Base            8.4      3.76     5.76     0.5

The extent to which the cocaine HCL being exported requires
further processing is unknown at this time, but DEA will be
addressing this issue in its “Breakthrough Study,” which is
scheduled to commence in August.

¶F.  (S)  What trends characterize prices for cocaine base and
cocaine HCL in Peru?

—  While the price for cocaine base and HCL appears to be
rising recently, there are no steady long-term trends
concerning the price for cocaine base and cocaine HCL in
Peru.  The price depends upon a number of factors and can
vary region-by-region:  the price for coca leaf in Bolivia
and Peru; the price for precursor chemicals; the overall
demand for cocaine base and HCL in the particular region; law
enforcement efforts in the area; and the amount being
purchased at one time.  We have seen prices in regions vary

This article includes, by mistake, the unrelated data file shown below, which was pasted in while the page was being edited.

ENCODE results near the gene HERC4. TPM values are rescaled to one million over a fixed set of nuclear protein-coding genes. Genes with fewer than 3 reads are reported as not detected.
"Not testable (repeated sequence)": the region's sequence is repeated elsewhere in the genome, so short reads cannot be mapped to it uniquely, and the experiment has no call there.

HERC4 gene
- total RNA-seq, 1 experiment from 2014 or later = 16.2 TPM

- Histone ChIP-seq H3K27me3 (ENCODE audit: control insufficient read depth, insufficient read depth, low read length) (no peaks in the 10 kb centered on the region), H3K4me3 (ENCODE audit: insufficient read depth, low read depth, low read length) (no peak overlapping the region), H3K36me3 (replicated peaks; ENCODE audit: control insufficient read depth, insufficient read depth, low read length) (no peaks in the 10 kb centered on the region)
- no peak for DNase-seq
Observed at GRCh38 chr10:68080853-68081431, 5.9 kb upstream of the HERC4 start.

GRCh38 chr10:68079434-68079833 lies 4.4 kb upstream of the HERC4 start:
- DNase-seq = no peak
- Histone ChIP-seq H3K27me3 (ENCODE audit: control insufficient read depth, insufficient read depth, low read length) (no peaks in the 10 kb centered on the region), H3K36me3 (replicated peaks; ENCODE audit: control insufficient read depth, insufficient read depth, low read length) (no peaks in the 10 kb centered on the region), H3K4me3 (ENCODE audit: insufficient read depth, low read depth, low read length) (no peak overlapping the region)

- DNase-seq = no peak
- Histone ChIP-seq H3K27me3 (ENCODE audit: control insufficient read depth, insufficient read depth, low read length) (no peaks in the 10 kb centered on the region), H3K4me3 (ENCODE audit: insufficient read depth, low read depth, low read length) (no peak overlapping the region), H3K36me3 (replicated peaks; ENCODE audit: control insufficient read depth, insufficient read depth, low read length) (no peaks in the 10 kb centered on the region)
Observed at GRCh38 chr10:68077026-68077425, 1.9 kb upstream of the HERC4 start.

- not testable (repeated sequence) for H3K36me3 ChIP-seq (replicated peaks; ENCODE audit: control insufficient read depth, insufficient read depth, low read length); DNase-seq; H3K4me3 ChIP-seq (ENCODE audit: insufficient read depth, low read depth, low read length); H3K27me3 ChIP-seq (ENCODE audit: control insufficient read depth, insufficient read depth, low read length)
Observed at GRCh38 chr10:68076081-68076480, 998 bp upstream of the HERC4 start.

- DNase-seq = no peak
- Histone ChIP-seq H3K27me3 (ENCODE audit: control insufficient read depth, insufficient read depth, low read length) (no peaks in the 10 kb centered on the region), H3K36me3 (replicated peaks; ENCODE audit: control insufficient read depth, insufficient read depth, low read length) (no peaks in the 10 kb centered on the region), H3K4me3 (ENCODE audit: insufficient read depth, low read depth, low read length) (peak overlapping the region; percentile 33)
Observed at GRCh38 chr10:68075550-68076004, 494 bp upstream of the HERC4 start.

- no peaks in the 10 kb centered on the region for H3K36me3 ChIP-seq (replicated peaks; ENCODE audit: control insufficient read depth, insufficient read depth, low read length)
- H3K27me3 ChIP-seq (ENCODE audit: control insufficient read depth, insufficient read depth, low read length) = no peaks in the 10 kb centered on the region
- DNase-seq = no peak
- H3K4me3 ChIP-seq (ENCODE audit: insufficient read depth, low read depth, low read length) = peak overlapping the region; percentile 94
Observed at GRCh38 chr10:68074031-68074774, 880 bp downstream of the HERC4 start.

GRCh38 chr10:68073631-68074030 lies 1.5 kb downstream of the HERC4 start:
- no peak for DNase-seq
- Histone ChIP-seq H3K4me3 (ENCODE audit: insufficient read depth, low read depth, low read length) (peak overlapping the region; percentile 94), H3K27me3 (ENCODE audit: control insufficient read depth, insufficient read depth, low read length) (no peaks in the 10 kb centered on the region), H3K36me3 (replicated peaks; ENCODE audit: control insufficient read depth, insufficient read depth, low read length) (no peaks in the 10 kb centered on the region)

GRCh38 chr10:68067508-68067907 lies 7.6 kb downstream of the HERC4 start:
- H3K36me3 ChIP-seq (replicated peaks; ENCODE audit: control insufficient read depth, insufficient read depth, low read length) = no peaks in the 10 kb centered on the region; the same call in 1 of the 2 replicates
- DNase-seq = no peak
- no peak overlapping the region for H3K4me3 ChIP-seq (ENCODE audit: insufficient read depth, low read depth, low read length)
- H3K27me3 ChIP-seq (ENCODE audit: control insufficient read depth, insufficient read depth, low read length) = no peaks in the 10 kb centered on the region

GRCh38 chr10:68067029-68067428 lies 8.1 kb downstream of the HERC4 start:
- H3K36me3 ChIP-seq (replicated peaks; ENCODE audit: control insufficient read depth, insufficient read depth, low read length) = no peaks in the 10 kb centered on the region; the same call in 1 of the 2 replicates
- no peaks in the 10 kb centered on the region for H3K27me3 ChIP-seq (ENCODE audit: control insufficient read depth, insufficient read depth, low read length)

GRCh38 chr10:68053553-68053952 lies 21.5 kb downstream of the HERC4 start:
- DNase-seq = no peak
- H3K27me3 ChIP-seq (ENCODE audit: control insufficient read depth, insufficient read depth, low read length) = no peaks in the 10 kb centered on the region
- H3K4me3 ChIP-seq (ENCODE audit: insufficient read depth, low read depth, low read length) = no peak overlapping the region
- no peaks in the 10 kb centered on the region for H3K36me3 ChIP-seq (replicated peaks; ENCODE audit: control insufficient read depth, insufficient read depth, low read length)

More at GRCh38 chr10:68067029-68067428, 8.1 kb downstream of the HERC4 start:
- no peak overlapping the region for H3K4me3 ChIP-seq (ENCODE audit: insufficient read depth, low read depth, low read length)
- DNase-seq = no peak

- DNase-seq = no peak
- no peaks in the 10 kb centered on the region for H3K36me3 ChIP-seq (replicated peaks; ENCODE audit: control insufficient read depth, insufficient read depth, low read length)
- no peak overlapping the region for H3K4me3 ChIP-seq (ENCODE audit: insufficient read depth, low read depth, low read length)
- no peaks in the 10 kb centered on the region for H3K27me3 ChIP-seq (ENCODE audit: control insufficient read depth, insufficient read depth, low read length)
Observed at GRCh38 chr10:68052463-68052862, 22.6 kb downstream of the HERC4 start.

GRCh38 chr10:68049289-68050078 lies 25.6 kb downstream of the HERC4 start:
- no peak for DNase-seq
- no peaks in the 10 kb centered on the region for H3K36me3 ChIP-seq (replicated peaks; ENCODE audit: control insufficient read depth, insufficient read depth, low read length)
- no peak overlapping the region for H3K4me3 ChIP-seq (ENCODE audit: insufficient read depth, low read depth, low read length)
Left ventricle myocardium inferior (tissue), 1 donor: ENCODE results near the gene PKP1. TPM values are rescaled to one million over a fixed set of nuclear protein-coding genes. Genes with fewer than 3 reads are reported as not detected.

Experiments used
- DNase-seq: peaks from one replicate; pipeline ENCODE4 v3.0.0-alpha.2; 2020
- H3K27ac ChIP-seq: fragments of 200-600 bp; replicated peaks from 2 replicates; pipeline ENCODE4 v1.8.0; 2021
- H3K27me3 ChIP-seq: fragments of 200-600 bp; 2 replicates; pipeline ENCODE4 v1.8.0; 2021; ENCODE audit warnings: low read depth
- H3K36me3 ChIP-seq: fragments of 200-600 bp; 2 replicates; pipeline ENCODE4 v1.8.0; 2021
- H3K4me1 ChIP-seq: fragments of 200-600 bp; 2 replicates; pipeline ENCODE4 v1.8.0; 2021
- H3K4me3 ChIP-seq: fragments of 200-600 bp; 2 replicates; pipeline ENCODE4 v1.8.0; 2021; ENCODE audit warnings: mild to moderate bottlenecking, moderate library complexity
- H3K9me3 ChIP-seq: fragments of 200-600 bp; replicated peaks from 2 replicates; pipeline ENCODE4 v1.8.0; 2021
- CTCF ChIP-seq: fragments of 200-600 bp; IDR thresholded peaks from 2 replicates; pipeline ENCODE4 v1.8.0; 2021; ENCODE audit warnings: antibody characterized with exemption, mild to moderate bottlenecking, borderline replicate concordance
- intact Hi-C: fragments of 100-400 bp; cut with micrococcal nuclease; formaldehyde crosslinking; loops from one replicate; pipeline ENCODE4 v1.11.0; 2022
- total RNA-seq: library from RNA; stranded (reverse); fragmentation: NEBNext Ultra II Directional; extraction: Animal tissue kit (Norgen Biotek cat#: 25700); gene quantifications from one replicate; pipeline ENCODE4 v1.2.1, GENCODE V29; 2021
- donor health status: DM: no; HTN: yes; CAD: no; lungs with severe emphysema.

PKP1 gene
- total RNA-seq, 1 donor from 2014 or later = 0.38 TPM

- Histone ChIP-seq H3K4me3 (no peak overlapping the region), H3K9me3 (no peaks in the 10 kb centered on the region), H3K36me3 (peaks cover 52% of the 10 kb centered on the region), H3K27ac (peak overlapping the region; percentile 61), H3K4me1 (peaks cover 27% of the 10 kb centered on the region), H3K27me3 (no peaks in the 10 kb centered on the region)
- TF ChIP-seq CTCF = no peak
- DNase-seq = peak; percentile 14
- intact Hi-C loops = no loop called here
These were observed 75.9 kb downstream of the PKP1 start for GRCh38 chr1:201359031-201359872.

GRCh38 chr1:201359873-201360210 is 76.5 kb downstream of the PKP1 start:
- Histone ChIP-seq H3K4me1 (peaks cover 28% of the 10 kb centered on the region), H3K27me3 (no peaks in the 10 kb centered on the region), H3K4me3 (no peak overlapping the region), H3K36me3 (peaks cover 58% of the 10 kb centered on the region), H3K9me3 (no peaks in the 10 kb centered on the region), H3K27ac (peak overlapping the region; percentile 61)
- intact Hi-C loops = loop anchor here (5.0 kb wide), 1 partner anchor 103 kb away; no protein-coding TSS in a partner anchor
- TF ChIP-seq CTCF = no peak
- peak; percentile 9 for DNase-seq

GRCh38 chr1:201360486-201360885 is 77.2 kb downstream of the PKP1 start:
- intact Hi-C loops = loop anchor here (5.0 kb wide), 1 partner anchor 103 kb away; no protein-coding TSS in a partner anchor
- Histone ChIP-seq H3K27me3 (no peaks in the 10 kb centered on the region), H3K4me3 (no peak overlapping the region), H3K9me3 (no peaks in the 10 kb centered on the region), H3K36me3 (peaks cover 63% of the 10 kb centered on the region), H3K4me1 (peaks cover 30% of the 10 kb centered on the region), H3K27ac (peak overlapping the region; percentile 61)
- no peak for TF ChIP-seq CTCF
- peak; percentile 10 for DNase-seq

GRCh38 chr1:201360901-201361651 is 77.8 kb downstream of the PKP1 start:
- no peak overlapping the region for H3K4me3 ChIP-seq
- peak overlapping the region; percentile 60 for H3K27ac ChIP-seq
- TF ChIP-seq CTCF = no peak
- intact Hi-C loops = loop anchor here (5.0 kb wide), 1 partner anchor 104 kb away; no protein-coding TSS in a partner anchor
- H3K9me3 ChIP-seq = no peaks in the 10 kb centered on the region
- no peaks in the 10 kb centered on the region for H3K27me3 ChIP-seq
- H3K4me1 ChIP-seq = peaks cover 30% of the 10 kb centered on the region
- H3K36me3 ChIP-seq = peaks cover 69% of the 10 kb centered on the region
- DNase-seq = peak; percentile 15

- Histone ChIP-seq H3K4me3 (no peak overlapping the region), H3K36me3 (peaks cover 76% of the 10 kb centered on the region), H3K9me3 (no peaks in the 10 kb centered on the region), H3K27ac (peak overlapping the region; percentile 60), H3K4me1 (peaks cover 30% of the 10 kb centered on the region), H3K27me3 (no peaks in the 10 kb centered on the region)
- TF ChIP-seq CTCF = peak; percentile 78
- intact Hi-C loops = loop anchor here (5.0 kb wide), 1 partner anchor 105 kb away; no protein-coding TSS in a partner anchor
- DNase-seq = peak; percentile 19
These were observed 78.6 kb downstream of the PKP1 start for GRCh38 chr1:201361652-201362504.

by up to 50 percent from one month to the next.  The general
price range in Peru is from $1000-1500 for a kilo of HCL.

¶G.  (S)  How do drug groups in Peru launder their funds?
Where do they keep or invest their illicit income?

—  The Zevallos organization laundered funds through its
now-defunct airline, Aero Continente.  That and other
narcotrafficking organizations also employ various other
means to launder funds, including bulk money smuggling; the
hundreds of poorly regulated casinos in Lima and other
Peruvian cities; and investment in tangible assets such as
properties, businesses and conveyances.  Peruvian coca
growers and traffickers occupy the low-profit
production/processing end of the business, while Mexicans and
Colombians reap most of the profits from the higher-value
transport and wholesaling of the drugs to/in the U.S., Europe
and Brazil.  Consequently, the profits earned by Peruvian
traffickers is often small enough to launder without danger
of it appearing on law enforcement agencies’ radar screens.
The de facto dollarization of Peru’s economy, as well as its
largely informal nature, also facilitates the laundering of
narcotrafficking proceeds.  (See Post’s INCSR submission on
Financial Crimes and Money Laundering in Ref C for additional
information on money laundering).

=======================CABLE ENDS============================


This record is a partial extract of the original cable. The full text of the original cable is not available.